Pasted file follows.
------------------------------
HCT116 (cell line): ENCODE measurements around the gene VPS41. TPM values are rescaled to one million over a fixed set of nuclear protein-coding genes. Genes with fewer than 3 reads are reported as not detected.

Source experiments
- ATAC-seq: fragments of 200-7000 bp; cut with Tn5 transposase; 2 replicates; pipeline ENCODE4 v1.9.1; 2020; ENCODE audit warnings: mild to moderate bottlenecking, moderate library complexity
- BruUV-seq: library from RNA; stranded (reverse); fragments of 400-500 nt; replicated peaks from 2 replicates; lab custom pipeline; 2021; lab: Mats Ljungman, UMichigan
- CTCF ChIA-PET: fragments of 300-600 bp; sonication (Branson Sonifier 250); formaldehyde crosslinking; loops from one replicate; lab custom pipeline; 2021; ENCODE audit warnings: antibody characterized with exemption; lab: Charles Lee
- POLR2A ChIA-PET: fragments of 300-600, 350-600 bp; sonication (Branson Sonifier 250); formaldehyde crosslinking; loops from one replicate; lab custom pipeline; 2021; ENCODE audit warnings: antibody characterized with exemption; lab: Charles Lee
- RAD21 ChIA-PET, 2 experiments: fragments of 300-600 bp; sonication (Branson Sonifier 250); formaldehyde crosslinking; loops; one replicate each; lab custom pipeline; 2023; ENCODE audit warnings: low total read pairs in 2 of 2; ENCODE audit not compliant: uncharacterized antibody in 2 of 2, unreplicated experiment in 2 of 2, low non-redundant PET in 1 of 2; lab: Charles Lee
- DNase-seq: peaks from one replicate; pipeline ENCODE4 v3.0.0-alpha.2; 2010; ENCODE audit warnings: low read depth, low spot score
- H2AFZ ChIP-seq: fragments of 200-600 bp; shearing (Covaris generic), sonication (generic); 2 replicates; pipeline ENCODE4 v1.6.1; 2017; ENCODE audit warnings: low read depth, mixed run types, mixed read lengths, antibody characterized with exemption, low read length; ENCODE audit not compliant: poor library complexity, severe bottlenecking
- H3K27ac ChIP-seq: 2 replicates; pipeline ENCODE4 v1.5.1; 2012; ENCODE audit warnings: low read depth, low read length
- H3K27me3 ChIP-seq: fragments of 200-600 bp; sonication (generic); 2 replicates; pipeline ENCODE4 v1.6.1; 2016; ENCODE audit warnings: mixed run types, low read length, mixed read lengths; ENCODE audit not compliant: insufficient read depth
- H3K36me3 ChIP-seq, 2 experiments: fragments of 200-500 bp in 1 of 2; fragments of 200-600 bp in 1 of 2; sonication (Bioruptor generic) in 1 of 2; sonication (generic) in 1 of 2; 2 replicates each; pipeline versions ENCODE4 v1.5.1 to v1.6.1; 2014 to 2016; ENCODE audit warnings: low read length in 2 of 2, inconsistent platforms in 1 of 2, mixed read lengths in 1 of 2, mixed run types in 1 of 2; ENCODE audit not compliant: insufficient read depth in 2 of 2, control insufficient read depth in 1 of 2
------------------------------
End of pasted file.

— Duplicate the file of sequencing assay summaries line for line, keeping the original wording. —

HCT116 (cell line): ENCODE measurements around the gene VPS41. TPM values are rescaled to one million over a fixed set of nuclear protein-coding genes. Genes with fewer than 3 reads are reported as not detected.

Source experiments
- ATAC-seq: fragments of 200-7000 bp; cut with Tn5 transposase; 2 replicates; pipeline ENCODE4 v1.9.1; 2020; ENCODE audit warnings: mild to moderate bottlenecking, moderate library complexity
- BruUV-seq: library from RNA; stranded (reverse); fragments of 400-500 nt; replicated peaks from 2 replicates; lab custom pipeline; 2021; lab: Mats Ljungman, UMichigan
- CTCF ChIA-PET: fragments of 300-600 bp; sonication (Branson Sonifier 250); formaldehyde crosslinking; loops from one replicate; lab custom pipeline; 2021; ENCODE audit warnings: antibody characterized with exemption; lab: Charles Lee
- POLR2A ChIA-PET: fragments of 300-600, 350-600 bp; sonication (Branson Sonifier 250); formaldehyde crosslinking; loops from one replicate; lab custom pipeline; 2021; ENCODE audit warnings: antibody characterized with exemption; lab: Charles Lee
- RAD21 ChIA-PET, 2 experiments: fragments of 300-600 bp; sonication (Branson Sonifier 250); formaldehyde crosslinking; loops; one replicate each; lab custom pipeline; 2023; ENCODE audit warnings: low total read pairs in 2 of 2; ENCODE audit not compliant: uncharacterized antibody in 2 of 2, unreplicated experiment in 2 of 2, low non-redundant PET in 1 of 2; lab: Charles Lee
- DNase-seq: peaks from one replicate; pipeline ENCODE4 v3.0.0-alpha.2; 2010; ENCODE audit warnings: low read depth, low spot score
- H2AFZ ChIP-seq: fragments of 200-600 bp; shearing (Covaris generic), sonication (generic); 2 replicates; pipeline ENCODE4 v1.6.1; 2017; ENCODE audit warnings: low read depth, mixed run types, mixed read lengths, antibody characterized with exemption, low read length; ENCODE audit not compliant: poor library complexity, severe bottlenecking
- H3K27ac ChIP-seq: 2 replicates; pipeline ENCODE4 v1.5.1; 2012; ENCODE audit warnings: low read depth, low read length
- H3K27me3 ChIP-seq: fragments of 200-600 bp; sonication (generic); 2 replicates; pipeline ENCODE4 v1.6.1; 2016; ENCODE audit warnings: mixed run types, low read length, mixed read lengths; ENCODE audit not compliant: insufficient read depth
- H3K36me3 ChIP-seq, 2 experiments: fragments of 200-500 bp in 1 of 2; fragments of 200-600 bp in 1 of 2; sonication (Bioruptor generic) in 1 of 2; sonication (generic) in 1 of 2; 2 replicates each; pipeline versions ENCODE4 v1.5.1 to v1.6.1; 2014 to 2016; ENCODE audit warnings: low read length in 2 of 2, inconsistent platforms in 1 of 2, mixed read lengths in 1 of 2, mixed run types in 1 of 2; ENCODE audit not compliant: insufficient read depth in 2 of 2, control insufficient read depth in 1 of 2